[It has been said that praise is an instrument of deception and as such is a weapon of warfare–but ineffective if such “sugar-coated bullets” do not strike, and change, their target. So the praise of the Chief of the Philippines Armed Forces for the Communist Party of the Philippines, which has since 1968 marched under the banners of Marxism, Leninism, and Maoism, brings certain cautionary and basic truths to mind–one from Sun Tzu, the other from Mao Zedong:
“So it is said that if you know your enemies and know yourself, you can win a hundred battles without a single loss.
If you only know yourself, but not your opponent, you may win or may lose.
If you know neither yourself nor your enemy, you will always endanger yourself.” (Sun Tzu, The Art of War)
“I hold that it is bad as far as we are concerned if a person, a political party, an army or a school is not attacked by the enemy, for in that case it would definitely mean that we have sunk to the level of the enemy. It is good if we are attacked by the enemy, since it proves that we have drawn a clear line of demarcation between the enemy and ourselves. It is still better if the enemy attacks us wildly and paints us as utterly black and without a single virtue; it demonstrates that we have not only drawn a clear line of demarcation between the enemy and ourselves but achieved a great deal in our work.” (Mao Tse-tung, May 26, 1939)
These are words worth taking to heart, as the AFP and the Philippine National Police, call once more for an end to the people’s war. — Frontlines ed.]
Communism not really a bad thing, says AFP head
MANILA, Philippines—Communism is not bad—in fact it’s legal, says the man who commands the Armed Forces of the Philippines in its war against the 42-year-old Maoist insurgency.
Notwithstanding his position, AFP Chief of Staff Lieutenant General Eduardo Oban said he believes communism is not a terrible thing at all, at least as a personal philosophy.
“You know, communism as an ideology is not bad. Actually, under the Constitution, communism is legal,” he said on the sidelines of a news conference on Thursday.
Under the Bill of Rights, “no person shall be detained solely by reason of his political beliefs and aspirations.”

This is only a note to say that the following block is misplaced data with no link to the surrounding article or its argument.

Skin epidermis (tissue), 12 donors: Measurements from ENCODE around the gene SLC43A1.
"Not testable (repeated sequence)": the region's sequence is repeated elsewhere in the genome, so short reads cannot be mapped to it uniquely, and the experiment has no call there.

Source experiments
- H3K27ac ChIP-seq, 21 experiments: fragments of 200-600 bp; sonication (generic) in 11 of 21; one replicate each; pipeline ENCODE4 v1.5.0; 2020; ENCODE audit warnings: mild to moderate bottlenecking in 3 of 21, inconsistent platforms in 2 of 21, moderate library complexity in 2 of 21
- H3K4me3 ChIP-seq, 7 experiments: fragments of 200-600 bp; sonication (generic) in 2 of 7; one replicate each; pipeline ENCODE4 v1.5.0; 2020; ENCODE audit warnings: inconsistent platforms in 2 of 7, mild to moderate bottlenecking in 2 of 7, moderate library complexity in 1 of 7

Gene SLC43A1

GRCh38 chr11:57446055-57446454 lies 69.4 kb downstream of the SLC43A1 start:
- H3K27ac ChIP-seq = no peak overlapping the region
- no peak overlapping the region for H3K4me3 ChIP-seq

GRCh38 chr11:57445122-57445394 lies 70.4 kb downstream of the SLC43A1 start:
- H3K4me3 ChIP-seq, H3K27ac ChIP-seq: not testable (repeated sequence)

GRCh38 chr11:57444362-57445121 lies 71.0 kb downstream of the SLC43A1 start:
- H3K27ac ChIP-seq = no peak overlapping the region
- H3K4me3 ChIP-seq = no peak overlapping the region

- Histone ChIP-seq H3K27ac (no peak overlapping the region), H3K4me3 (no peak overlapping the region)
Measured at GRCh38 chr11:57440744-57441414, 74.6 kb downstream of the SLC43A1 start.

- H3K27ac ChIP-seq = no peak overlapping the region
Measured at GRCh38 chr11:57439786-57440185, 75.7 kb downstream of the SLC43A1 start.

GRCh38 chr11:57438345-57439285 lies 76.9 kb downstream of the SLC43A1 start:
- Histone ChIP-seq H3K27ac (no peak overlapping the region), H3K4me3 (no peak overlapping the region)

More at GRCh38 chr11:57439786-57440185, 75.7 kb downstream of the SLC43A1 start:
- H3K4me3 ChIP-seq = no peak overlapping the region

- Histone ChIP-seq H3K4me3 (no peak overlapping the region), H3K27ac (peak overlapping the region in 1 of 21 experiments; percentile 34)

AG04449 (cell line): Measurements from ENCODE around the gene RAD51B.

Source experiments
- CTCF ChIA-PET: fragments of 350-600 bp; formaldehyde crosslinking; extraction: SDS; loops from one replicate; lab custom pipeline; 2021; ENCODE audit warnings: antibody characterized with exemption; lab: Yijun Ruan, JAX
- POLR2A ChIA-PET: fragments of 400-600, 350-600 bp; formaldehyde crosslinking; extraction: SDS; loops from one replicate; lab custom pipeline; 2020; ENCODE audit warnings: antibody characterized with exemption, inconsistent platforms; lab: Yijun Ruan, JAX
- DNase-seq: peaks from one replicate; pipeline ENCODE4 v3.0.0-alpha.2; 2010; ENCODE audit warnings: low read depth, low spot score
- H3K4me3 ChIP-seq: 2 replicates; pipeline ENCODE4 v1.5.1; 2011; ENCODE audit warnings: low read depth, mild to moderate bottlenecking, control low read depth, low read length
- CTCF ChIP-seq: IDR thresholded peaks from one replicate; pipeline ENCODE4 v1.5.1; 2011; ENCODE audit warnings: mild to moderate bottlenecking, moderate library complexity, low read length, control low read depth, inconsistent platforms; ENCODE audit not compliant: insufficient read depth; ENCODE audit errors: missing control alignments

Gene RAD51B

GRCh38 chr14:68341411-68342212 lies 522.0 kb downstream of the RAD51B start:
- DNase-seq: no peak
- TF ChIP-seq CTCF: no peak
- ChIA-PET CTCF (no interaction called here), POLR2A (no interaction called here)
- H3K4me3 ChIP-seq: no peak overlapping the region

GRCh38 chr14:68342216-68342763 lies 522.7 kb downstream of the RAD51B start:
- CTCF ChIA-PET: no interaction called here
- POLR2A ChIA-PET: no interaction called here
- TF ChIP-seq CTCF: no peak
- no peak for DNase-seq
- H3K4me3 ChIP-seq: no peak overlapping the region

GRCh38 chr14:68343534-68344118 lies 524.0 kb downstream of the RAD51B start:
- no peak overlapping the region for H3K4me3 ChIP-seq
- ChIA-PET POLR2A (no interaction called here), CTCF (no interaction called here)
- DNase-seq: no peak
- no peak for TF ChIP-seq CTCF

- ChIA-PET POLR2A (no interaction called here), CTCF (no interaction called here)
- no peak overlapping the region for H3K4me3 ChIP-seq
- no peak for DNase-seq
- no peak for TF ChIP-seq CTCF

From 2004 until late last year, negotiations to end the insurgency had stalled after the communists accused the administration of President Gloria Macapagal-Arroyo of instigating the inclusion of the CPP’s armed wing, the New People’s Army (NPA), in US and European terrorist rosters.
Then in February, formal talks started anew in Oslo, Norway between the government and CPP’s political arm, the National Democratic Front of the Philippines. The Aquino administration hopes to forge a political settlement by June.
That hope may be permeating the ranks of the military and the police as well.
Communists, Oban remarked, only turn rogue once they pick up a gun.
“That’s our baseline. Our threshold is when a particular person starts carrying a weapon. That’s when we will go after them,” he said. “When they try to overthrow the government, that’s when we’ll go after them.”
This week, the chief of the Philippine National Police (PNP) said in an address to Cagayan Valley Policemen that perhaps, “our friends in the communist movement” might take a second look at their position and reconsider laying down their arms for good.
“Maybe it’s time to think that we can’t forever be killing each other. Both sides get wounded or killed. Even we (the police) get wounded or killed also,” said PNP Director General Raul Bacalzo, using words that contrasted somewhat with the recent actions of the police and the military.
In past weeks, the AFP and the PNP engaged the NPA in a series of skirmishes. One operation in Cagayan Valley led to the deaths of five rebels, including a local leader, and the capture of four others.
Whatever the outcome of the peace talks, Oban made it clear the AFP would be ready to face and eliminate any remaining threat from the leftists.